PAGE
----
What’s new: We understand how difficult a prolonged outage can be, and that some customers may have extensive damage to homes and property. OPPD has suspended disconnects for non payment through July 26. This aligns with the recent decision by Metropolitan Utilities District (M.U.D.).
The complex work continues, and is now moving to back yards and individual customers. From our assessments, we’re seeing far more individual customer electrical equipment damage than from past storms. The weather and tree limbs have caused damage that may have torn meter infrastructure from customers’ homes or property. This damage may require an outside electrician to complete work before service can be reconnected.
This graphic shows where responsibility lies for a house electrical service.
The ranks of people working to restore power continues to grow, now numbering more than 800. This number includes OPPD crews, mutual aid crews and tree-trimming crews. At this time, the outage number is approximately 26,000 customers.
We know how frustrating and inconvenient a prolonged power outage can be, and we understand customers are eager to be restored. We have continuing reports that some are approaching or flagging down our workers in the field.
We understand why they would want to reach out, but we ask customers to please keep their distance. This is for everyone’s safety – our crews and customers alike. The crews need to focus on the dangerous and important work of restoring power. To do this, they must maintain 100% focus, for their safety and the safety of everyone in the area.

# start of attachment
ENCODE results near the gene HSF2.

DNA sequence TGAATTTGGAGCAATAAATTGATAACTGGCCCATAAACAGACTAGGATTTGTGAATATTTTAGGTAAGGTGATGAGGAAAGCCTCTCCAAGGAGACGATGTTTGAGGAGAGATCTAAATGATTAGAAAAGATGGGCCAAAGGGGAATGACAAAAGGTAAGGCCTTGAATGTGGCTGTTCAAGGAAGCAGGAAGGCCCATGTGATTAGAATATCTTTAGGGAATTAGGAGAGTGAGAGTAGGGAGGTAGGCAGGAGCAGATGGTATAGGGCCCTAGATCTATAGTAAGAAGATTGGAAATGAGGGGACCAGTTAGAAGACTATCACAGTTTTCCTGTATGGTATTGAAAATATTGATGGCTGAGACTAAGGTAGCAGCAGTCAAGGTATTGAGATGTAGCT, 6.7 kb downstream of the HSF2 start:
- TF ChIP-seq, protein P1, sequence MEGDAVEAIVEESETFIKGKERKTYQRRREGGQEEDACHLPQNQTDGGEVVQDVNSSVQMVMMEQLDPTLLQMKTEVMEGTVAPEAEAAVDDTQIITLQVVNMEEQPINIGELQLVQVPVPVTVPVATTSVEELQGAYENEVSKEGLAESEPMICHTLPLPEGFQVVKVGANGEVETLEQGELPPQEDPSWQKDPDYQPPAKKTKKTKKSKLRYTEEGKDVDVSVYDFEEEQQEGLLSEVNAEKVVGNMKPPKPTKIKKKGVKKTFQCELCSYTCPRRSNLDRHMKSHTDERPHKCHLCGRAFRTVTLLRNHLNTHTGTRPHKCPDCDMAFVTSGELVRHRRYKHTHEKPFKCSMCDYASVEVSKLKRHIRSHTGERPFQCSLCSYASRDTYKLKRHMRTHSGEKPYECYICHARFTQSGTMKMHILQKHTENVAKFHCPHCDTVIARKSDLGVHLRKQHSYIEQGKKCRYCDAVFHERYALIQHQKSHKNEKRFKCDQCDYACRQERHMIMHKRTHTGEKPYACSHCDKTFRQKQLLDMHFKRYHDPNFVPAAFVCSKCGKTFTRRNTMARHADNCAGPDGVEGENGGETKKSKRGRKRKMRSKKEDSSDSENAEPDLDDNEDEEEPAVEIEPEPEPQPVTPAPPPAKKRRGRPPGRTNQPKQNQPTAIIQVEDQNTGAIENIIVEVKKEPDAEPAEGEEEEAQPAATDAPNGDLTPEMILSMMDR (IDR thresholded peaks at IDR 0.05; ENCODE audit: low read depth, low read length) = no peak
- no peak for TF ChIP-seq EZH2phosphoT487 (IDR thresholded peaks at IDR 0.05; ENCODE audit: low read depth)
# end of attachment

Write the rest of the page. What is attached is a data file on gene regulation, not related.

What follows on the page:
The crews are also very appreciative of the notes customers are leaving on their truck windows, posting on poles, and other acts of kindness.
Tuesday, July 13, 2021, 6:15 a.m.
OPPD crews saw more progress overnight, with outages now at approximately 27,000.
Now, the work moves into back yards and individual outages, which is more complicated. In some locations, cleanup and repairs are taking more than 10 hours. We know this is a frustrating situation for customers. Here’s where we’re at:
- Our goal for today is to approach 99% restoration by 11:59 p.m.
- Beginning today, the number of tree crews who have answered the mutual aid call has doubled from 55 to 111. They will hit the streets first thing this morning.
- Monday afternoon, we sent an email and/or automated call to 10,000 customers to let them know they should expect power to be restored yet tonight. We will also send an email and/or automated call to 21,000 customer for them to not expect power to be restored tonight. Within that group of 21,000, we will be communicating with just under 2,000 customers who we believe have significant damage that will take the longest to repair.
- Here is why that last 1% could take longer: From our assessments, crews are seeing far more individual customer electrical equipment damage than from past storms. The severe weather and tree limbs have caused damage that may have torn meter infrastructure from customers’ homes or property.
The work ahead remains complex, but we are amassing an army to address outages. There are currently nearly 700 people working nonstop to restore power. Around the clock, 24 hours a day.
It can be encouraging to see a crew in your neighborhood and you may want to speak with them. Please refrain from doing so. They are likely very focused on restoration work or working within their vehicles.
Please note, the outage map on Storm & Outage is undergoing a technical update.